69. Mänd M, Kuusik A, Martin AJ, Williams IH, Luik A, Karise R, Metspalu L, Hiiesaar K (2005) Discontinuous gas exchange cycles and active ventilation in pupae of the bumblebee Bombus terrestris. Apidologie 36:561–570Google Scholar
  70. Mänd M, Kuusik A, Martin AJ, Williams IH, Luik A, Karise R (2006) Regular periods of abdominal contractions recorded from larvae of the bumblebee, Bombus terrestris (Hymenoptera: Apidae). Eur J Entomol 103:319–322Google Scholar
  71. McLean JA, Speakman JR (2000) Effects of body mass and reproduction on the basal metabolic rate of brown long-eared bats (Plecotus auritus). Physiol Biochem Zool 73:112–121PubMedGoogle Scholar
  72. Metcalfe NB, Taylor AC, Thorpe JE (1995) Metabolic rate, social status and life-history strategies in Atlantic salmon. Anim Behav 49:431–436Google Scholar
  73. Metspalu L, Kuusik A, Hiiesaar K, Tartes U (2002) Tonic immobility in adult Colorado potato beetle, Leptinotarsa decemlineata (Coleoptera: Chrysomelidae) evoked by mechanical and optical stimuli. Eur J Entomol 99:215–219Google Scholar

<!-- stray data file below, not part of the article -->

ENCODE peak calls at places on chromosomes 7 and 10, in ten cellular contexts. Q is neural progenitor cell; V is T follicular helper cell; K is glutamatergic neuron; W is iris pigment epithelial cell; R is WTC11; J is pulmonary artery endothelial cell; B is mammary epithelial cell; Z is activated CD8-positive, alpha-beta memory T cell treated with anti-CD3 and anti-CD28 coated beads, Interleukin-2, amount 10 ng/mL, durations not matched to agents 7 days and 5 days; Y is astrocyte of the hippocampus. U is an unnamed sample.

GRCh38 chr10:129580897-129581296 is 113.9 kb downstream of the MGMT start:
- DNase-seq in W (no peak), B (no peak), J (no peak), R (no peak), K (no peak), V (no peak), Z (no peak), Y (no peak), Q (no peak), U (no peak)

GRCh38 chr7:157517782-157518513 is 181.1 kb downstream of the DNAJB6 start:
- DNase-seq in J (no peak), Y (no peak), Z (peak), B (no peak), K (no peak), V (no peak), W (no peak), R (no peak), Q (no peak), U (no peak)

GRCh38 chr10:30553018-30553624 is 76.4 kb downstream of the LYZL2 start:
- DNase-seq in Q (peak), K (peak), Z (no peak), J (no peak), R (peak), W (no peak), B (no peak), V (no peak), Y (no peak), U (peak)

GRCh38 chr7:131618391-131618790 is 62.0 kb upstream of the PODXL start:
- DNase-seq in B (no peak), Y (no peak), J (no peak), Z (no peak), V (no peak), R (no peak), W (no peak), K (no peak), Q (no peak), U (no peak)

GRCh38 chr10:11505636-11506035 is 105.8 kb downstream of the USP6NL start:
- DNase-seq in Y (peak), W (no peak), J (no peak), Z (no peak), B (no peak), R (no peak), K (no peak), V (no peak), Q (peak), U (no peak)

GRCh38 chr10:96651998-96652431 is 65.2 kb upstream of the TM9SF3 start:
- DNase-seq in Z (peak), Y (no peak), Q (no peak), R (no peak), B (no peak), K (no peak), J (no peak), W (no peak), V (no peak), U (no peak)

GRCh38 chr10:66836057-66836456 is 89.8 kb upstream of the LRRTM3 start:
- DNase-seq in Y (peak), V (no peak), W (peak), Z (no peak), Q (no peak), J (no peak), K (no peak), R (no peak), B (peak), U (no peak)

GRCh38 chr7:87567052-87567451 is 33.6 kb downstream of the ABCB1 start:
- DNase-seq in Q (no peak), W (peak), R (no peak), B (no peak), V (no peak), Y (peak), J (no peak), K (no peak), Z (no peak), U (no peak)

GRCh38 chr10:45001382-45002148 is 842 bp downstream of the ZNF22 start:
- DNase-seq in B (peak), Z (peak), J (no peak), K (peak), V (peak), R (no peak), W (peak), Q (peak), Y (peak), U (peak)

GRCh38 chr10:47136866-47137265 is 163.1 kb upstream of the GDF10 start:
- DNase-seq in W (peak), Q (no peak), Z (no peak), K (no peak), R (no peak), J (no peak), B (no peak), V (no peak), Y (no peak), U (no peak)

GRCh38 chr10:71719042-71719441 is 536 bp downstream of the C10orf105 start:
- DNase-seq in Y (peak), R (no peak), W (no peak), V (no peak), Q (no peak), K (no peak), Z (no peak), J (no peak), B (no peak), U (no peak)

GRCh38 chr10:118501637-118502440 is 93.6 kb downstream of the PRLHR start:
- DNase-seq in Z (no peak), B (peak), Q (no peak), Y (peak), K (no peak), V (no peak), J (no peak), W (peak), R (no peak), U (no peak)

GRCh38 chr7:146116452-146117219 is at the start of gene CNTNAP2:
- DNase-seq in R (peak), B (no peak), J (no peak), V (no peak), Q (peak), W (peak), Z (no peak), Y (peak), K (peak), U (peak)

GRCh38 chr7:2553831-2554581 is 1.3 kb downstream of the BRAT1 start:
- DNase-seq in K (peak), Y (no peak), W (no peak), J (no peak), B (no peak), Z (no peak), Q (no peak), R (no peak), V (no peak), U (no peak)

74. Miyatake T, Katayama K, Takeda Y, Nakashima A, Sugita A, Mizumoto M (2004) Is death-feigning adaptive? Heritable variation in fitness difference of death-feigning behaviour. Proc R Soc B Biol Sci 271:2293–2296Google Scholar
  75. Miyatake T, Nakayama S, Nishi Y, Nakajima S (2009) Tonically immobilized selfish prey can survive by sacrificing others. Proc R Soc B Biol Sci 276:2763–2767Google Scholar
  76. Moret Y (2006) ‘Trans-generational immune priming’: specific enhancement of the antimicrobial immune response in the mealworm beetle, Tenebrio molitor. Proc R Soc B Biol Sci 273:1399–1405Google Scholar
  77. Mueller P, Diamond J (2001) Metabolic rate and environmental productivity: well-provisioned animals evolved to run and idle fast. Proc Nat Acad Sci USA 98:12550–12554PubMedGoogle Scholar